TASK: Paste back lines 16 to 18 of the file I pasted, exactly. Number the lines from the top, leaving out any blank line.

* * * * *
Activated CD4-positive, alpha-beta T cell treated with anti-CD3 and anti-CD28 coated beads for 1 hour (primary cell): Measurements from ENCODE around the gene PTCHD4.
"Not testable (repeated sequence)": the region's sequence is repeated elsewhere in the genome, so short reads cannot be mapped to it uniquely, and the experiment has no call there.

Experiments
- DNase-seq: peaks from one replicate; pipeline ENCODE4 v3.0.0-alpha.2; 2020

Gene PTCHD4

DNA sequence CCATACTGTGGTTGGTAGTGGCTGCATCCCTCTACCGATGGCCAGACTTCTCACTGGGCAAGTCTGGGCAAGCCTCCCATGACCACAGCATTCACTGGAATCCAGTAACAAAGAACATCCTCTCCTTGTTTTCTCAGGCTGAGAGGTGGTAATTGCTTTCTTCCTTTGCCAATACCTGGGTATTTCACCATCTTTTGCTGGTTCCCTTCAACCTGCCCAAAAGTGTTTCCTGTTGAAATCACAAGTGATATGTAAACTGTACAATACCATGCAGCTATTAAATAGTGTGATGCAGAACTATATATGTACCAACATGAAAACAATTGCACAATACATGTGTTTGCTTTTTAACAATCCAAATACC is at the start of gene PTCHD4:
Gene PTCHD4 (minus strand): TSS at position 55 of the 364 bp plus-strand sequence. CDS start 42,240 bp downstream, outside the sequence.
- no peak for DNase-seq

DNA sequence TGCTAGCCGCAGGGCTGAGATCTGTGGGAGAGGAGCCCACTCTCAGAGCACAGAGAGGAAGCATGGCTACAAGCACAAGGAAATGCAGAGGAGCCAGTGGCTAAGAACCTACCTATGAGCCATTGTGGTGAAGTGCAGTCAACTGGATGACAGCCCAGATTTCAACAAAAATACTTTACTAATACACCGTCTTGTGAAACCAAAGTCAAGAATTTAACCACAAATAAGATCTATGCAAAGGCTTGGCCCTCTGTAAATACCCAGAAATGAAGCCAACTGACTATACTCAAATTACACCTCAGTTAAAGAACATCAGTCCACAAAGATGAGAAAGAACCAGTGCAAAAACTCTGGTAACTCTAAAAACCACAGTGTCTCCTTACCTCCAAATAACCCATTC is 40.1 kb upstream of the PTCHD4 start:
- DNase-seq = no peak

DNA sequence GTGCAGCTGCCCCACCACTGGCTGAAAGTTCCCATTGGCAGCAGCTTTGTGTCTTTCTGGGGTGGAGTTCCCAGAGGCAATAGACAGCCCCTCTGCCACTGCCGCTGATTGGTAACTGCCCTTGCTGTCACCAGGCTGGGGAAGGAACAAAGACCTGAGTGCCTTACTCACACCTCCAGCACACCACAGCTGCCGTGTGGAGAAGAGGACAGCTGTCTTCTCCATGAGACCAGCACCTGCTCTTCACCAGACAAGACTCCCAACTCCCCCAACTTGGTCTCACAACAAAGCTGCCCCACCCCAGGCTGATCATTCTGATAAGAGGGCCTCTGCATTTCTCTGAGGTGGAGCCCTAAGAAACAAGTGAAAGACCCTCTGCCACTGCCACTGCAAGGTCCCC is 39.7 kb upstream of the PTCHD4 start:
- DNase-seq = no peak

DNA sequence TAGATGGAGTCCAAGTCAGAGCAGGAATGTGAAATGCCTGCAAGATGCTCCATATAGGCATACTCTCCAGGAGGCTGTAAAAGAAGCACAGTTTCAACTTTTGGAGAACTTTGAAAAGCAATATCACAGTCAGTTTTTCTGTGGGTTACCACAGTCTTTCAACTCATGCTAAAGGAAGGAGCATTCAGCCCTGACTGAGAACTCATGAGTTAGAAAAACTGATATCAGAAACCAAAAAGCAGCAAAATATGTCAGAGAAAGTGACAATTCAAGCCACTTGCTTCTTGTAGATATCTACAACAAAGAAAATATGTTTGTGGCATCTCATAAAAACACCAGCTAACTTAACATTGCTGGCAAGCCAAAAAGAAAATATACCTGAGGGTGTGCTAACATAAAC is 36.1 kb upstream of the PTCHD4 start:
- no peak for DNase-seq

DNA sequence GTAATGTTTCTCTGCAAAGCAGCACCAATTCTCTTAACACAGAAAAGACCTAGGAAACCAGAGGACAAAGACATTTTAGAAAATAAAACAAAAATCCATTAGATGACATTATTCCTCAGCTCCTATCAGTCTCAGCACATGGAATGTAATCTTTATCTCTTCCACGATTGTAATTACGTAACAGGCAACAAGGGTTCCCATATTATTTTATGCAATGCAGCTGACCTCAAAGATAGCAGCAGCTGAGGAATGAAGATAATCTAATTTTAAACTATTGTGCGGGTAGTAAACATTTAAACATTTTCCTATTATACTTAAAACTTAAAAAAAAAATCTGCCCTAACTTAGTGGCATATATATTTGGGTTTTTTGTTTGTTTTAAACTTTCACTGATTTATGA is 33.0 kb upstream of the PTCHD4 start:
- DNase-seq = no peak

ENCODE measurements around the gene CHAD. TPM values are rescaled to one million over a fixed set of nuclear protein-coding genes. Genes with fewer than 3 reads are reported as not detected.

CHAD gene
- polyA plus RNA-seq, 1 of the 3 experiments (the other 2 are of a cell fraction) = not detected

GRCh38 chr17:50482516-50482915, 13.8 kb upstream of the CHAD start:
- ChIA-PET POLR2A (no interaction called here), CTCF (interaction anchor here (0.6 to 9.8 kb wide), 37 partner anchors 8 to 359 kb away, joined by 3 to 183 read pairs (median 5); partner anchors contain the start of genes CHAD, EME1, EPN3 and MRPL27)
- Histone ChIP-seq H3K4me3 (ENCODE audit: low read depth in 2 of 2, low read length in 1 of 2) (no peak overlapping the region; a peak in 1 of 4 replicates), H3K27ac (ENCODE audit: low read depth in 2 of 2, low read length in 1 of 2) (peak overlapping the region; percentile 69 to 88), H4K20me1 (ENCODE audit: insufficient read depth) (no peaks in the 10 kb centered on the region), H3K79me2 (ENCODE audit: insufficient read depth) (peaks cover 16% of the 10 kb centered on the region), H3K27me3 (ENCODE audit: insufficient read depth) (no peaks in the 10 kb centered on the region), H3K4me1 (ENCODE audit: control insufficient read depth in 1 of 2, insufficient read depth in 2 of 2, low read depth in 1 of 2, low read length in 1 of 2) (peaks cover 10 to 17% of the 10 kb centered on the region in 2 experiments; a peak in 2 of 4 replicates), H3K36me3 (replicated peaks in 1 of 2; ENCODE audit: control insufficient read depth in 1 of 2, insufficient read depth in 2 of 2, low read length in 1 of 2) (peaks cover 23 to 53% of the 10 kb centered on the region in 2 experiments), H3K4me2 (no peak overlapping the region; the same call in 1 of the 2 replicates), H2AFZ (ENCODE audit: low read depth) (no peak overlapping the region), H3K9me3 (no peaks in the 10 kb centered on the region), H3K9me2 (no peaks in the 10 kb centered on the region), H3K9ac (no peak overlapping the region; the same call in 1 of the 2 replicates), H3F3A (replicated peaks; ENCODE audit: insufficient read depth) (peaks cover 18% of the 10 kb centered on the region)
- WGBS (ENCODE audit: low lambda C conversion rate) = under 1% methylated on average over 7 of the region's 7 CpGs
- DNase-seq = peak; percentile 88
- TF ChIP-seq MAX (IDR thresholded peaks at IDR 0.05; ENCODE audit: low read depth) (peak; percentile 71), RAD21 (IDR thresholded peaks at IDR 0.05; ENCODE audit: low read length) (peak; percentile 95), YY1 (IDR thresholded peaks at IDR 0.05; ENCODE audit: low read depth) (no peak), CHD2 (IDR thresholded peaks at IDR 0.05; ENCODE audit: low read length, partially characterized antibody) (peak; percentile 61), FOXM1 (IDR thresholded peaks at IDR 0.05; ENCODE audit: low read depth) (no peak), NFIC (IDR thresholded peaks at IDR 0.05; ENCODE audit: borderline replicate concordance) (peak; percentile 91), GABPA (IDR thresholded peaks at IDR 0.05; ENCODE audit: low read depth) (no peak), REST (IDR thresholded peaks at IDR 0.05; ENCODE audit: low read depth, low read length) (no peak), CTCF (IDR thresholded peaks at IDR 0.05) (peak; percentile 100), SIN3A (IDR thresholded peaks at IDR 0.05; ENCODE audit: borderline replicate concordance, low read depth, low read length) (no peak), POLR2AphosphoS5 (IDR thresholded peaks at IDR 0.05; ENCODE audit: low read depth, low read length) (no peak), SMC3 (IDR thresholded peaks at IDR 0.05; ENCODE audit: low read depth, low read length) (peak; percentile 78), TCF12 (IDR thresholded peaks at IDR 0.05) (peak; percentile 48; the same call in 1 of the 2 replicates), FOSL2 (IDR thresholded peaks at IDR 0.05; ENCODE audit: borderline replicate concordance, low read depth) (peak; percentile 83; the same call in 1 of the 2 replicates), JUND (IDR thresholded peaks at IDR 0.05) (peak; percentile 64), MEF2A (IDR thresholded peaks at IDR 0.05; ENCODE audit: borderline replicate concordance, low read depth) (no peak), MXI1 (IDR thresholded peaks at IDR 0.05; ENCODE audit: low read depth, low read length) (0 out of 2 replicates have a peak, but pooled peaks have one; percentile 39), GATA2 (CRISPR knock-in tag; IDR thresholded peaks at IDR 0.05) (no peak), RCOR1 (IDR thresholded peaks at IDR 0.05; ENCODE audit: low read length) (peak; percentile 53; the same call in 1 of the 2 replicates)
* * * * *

- DNase-seq = no peak

ENCODE measurements around the gene CHAD. TPM values are rescaled to one million over a fixed set of nuclear protein-coding genes. Genes with fewer than 3 reads are reported as not detected.

CHAD gene